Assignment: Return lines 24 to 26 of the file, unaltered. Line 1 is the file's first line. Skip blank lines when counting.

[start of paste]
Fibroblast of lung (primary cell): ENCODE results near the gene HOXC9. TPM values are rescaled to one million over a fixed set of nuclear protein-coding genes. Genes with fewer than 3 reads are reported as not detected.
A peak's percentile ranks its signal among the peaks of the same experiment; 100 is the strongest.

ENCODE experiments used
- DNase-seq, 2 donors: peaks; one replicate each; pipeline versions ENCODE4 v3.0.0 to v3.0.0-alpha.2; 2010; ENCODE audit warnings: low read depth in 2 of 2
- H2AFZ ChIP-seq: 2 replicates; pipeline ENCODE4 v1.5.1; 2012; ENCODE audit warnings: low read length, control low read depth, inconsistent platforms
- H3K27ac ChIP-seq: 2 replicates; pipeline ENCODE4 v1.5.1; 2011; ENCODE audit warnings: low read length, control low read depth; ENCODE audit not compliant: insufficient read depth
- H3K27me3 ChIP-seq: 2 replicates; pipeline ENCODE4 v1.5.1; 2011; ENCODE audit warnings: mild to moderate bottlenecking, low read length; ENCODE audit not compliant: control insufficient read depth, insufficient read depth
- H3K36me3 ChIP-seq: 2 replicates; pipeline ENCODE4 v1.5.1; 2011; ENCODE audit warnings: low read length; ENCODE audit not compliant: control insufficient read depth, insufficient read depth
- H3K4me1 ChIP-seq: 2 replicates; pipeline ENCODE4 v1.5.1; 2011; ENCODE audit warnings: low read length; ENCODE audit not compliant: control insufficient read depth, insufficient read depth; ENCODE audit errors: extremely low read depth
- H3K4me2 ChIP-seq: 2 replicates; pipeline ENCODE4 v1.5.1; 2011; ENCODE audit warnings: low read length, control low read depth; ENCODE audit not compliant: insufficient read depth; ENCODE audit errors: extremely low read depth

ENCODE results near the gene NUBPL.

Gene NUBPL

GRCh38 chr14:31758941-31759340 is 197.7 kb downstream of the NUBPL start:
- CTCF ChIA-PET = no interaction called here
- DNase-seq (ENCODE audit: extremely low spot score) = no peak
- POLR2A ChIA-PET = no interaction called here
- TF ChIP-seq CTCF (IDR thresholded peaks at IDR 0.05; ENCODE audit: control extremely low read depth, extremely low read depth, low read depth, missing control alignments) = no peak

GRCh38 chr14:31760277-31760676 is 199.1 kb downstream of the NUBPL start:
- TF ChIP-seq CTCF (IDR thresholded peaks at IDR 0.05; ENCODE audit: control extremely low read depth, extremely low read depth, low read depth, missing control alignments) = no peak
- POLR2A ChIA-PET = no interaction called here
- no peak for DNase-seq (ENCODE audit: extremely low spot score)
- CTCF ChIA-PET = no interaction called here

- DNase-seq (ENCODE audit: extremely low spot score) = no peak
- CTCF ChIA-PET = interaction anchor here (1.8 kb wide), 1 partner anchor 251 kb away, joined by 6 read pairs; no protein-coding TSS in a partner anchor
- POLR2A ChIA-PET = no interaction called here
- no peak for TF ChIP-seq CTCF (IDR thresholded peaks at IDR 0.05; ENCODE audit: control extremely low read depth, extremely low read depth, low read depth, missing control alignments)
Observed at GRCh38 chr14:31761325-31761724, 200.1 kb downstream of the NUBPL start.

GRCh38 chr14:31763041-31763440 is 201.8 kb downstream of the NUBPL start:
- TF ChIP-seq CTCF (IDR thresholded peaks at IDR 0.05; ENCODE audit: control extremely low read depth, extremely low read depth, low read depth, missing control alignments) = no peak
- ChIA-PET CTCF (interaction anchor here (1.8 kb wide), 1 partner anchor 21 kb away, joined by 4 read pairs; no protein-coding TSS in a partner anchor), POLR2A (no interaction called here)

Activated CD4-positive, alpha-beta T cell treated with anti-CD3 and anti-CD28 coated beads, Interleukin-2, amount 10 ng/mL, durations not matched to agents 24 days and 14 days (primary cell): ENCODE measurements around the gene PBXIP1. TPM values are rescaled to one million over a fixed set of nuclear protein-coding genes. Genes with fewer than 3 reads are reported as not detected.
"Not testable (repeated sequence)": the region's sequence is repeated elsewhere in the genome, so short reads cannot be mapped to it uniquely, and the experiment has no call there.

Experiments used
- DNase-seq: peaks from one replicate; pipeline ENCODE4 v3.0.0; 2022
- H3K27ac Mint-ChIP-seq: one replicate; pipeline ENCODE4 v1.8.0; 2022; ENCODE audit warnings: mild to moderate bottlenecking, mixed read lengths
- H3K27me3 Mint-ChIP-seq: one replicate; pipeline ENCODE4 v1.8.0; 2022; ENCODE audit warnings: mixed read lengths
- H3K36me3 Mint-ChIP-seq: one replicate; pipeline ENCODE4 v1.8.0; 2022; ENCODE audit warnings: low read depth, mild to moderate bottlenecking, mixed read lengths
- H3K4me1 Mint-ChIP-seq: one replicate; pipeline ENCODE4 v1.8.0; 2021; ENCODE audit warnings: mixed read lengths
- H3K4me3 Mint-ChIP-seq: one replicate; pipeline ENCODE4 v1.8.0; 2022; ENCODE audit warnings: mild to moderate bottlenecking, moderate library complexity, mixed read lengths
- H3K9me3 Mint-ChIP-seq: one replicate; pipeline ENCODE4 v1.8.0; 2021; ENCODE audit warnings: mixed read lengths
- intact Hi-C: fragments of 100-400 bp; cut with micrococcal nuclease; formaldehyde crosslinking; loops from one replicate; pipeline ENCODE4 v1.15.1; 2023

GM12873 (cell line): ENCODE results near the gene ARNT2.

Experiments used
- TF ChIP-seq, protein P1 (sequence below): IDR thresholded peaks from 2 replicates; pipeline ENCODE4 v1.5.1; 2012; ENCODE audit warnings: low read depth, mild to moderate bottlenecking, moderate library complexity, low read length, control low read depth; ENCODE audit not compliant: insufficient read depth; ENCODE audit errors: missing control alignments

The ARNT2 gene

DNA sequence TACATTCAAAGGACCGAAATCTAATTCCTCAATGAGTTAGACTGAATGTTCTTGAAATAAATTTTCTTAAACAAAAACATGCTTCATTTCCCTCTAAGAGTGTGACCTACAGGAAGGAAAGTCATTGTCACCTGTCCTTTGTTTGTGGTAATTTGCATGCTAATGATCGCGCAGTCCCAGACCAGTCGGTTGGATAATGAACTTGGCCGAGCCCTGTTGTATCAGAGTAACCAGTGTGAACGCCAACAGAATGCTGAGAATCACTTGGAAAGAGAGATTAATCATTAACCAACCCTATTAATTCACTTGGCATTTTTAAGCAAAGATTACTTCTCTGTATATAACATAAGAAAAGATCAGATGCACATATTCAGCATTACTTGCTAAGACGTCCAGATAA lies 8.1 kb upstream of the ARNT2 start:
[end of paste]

- CTCF ChIA-PET = interaction anchor here (1.8 kb wide), 1 partner anchor 251 kb away, joined by 6 read pairs; no protein-coding TSS in a partner anchor
- POLR2A ChIA-PET = no interaction called here
- no peak for TF ChIP-seq CTCF (IDR thresholded peaks at IDR 0.05; ENCODE audit: control extremely low read depth, extremely low read depth, low read depth, missing control alignments)